New publications rise after Hegemon's fall

By Joe Radinovich

Since the Hegemon ceased publication last semester, students have recently produced two new zines at Macalester. These new publications end a nearly semester-long absence of campus alternative media.

Fuego, one of Macalester’s newest zines, aims to develop awareness and foster critical debate among its readers of issues affecting Latin Americans. The campus’ other new zine, published as part of Pro-Choice week at Macalester is aptly titled NARAL Pro-Choice Macalester Week.

A zine is a non-commercial pamphlet with typically low circulation numbers—they are most often self-published by special interest groups and organizations. Considered “alternative media,” not all zines are political, and most make no claim to being unbiased sources of information.

The Hegemon, a zine with a circulation of 200-500 copies, was explicitly socio-political from its inception during the 2004-2005 school year. Its mission statement, usually on the front cover made clear the publishers’ opposition to “capitalism, imperialism, racism, heteronormativity, state violence and ableism,” and support for “ecology, feminism and equality.”

Known for its sometimes controversial and admittedly radical pieces, contributor David Boehnke ’07 said of the zine’s effect via e-mail: “I think it is fair to say that the Hegemon struck even the most good hearted of liberals with a colossal lack of profundity.”

As the mission statement indicated, the Hegemon, partially funded by Mac Greens, was put together without a hierarchical organization, and the often anonymous contributors covered a wide array of subjects. One of the zine’s most notable battles was pitched against the college’s abandonment of need-blind admissions for future applicants.

Produced bi-weekly during the height of the need-blind debate, The Hegemon ceased publication last semester after a period of declining contributions.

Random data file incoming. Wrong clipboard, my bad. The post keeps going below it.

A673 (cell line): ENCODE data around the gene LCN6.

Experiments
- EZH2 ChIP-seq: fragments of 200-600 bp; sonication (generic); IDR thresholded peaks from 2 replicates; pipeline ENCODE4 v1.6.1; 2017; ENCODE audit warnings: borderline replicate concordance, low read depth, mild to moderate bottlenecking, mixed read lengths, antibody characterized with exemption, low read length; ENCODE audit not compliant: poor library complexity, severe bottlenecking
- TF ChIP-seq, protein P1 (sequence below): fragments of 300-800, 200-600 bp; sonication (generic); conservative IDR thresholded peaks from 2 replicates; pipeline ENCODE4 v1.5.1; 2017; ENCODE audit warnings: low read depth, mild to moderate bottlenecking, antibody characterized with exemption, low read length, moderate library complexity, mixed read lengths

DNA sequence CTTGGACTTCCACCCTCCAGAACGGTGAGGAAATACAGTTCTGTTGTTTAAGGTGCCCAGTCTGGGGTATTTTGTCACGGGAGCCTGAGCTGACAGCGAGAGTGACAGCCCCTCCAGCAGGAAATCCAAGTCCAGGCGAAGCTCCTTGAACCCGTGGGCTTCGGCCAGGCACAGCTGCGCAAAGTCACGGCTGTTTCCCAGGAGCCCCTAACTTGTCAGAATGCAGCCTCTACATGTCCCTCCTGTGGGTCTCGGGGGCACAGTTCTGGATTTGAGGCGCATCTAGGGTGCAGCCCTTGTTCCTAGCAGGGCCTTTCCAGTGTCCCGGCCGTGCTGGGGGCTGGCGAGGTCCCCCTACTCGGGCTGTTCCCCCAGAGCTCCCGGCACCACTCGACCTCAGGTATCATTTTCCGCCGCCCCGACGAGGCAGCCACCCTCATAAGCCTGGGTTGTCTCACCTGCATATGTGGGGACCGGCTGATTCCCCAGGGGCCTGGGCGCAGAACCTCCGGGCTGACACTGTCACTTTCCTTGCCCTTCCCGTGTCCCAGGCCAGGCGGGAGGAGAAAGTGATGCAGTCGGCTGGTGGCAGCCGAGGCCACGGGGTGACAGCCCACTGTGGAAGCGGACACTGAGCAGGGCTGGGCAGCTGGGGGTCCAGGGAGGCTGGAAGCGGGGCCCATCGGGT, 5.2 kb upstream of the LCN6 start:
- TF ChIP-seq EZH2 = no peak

“While the Hegemon could exist it no longer does. At least for now,” Boehnke said.

With plans to publish less frequently than the Hegemon—about three times per semester—Diego Ponce de Leon Barido ’08, the co-editor of Fuego along with Pierangelo Rossi ’08, said he is optimistic about the new zine’s longevity. “We have got a group of first-years that are excited about the project, and we hope they pass that on to future underclassmen,” Ponce de Leon said.

The first issue, which featured contributions from ten students, was handed out near the Campus Center April 14. Copies were also distributed to academic departments the following Monday.

Fuego’s pages are filled with personal experiences, opinions, and updates on current events in Latin American regions. A unique trait of this zine is the confluence of English and Spanish; some articles are written in both, some are written solely in Spanish, and some are written with combined use of both languages—popularly known as “Spanglish.”

“We are working to show that we [Latinos] are not only workers and farmers in the U.S.,” Ponce de Leon said. “We are trying to create a conflict of ideas. Confronting topics will hopefully lead to a better general understanding of issues important to Latin Americans.”

Though they produced only 200 initial copies, funding has been an early problem for the Fuego editors. Given a $75 dollar start-up budget from the college, editors have personally paid some of the initial expenses.

Ponce de Leon said Fuego, which student government has not yet granted full student organization status, will seek partial funding from the Lealtad-Suzuki Center, the Hispanic and Latin American Studies department, and the International Center for future publications.

The idea for the pro-choice zine originated at a NARAL meeting.

“Someone suggested the idea of a zine and we thought that it would be a great addition to our pro-choice week,” said Anna Goldberg ’08, a chair of the organization.

The NARAL Pro-Choice Macalester Week, which is a one-time publication, features a few student contributions paired with information on the abortion rights movement and personal statements from students explaining why they are pro-choice.

Georgia Faust ’08 and Kelly Seacrest ’08 compiled the submissions and edited the publication. The issue included a first-person account of a pre-Roe abortion.

Funding for the collaboration, with its single publication, was not as troublesome as it was for Fuego. Commissioned by NARAL, the zine is about 30 pages and was handed out near the Campus Center on Monday last week. The group published 200 copies.